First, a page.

HILLSBOROUGH, Fla. (WFLA) — Dead people voting is a hot topic on the internet. Ray Thomas of Valrico got a little hot under the collar, recently, when he checked the voter status of Colleen Quirk, a neighbor of his who died in June.
He discovered she is eligible to vote in next week’s election. “This is something that should be looked at,” said Thomas.
According to Thomas, what really got to him is a conversation he had with someone at the Hillsborough Supervisor of Elections office.
“And she said, ‘Well it’s not up to us, it’s up to the relatives to inform us of a death so that we can remove the name from the roll’,” added Thomas.
He suggested removing Colleen’s name from the voter registration rolls. “She said, ‘It’s not up to us, it’s up to the families’. I said, ‘Well why can’t you do that.’ She said, ‘It’s not our job’,” explained Thomas.
A flyer issued by Craig Latimer’s office, states; “Our voter registration database is scrubbed each night to remove deceased voters and felons.”
Target 8 checked the Hillsborough Supervisor of Elections database today. Colleen Quirk is still there, still eligible to vote.
Gerri Kramer, who is director of communications for the Supervisor of Elections sent this response in an email:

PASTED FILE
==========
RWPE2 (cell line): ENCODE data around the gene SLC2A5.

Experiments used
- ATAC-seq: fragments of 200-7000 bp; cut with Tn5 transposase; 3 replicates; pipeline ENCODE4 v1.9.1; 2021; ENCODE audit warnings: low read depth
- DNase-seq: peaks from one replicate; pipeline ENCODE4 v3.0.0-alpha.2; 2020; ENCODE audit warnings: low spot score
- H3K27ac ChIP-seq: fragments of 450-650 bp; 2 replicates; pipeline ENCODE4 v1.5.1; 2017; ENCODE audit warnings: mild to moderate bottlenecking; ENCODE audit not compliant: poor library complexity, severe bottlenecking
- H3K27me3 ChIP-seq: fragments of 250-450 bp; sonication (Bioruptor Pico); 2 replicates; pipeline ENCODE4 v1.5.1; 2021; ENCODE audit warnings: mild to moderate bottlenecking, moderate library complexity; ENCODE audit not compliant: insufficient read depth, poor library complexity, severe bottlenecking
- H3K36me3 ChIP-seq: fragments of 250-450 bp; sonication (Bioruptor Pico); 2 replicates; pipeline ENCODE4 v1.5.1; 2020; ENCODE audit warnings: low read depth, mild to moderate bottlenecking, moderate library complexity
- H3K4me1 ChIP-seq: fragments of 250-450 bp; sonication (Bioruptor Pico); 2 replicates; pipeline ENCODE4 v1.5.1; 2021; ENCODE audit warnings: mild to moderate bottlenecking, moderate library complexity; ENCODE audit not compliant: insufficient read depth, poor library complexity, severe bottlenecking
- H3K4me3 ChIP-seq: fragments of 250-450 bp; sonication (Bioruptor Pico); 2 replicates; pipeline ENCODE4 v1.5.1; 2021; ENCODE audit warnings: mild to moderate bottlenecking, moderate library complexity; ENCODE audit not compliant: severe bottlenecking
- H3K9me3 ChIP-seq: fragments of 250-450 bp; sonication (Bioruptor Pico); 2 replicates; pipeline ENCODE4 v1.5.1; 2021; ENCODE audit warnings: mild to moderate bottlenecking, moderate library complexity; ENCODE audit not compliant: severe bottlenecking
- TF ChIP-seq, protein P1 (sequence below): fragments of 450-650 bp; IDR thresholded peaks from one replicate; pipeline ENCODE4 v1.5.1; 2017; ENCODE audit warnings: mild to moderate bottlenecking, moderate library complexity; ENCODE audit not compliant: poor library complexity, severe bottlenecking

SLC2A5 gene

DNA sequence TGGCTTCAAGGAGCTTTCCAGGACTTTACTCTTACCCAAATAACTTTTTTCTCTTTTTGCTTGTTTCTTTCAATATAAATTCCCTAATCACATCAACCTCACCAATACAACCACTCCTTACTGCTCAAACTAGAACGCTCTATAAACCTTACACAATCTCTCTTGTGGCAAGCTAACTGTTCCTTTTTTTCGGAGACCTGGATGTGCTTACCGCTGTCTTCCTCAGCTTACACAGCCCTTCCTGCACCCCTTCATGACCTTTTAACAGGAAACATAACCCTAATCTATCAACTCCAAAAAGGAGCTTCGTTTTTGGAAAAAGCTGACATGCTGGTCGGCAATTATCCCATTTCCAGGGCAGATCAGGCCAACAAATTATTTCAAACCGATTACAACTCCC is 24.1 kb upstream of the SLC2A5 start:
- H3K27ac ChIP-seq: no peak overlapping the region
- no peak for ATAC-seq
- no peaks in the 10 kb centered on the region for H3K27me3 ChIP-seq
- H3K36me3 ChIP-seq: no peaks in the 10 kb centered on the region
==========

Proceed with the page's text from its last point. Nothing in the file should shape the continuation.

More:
“Ms. Quirk is still listed as active, because we have received no evidence of her death. She has not voted since 2012, and no ballot has been sent to her for this election. Please remember that voters have to provide ID to vote. If the neighbor is concerned that someone would try to vote in her name, he can issue a challenge to the voter. Or if he’s friends with his neighbors, he should ask the husband to provide us with the death certificate, so that she can be properly removed from the roles. It’s disappointing that you are creating this elevated level of fear among your viewers,” Ms Kramer wrote.
State law requires the Florida Department of Health to update the Division of Elections on a monthly basis about people 17 years and older who have died. That info is shared with elections offices around the state.
Efforts to contact Florida’s Department of Health to find out if they even have Ms. Quirk listed as having died were unsuccessful.
Thomas spent a career in the Air Force defending this country and people’s right to vote. He worries about the potential for voter fraud and the attitude about it he encountered.
“It doesn’t sit well, and I say to those individuals, why don’t you make it your job, we the people want you to make it your job,” said Thomas.
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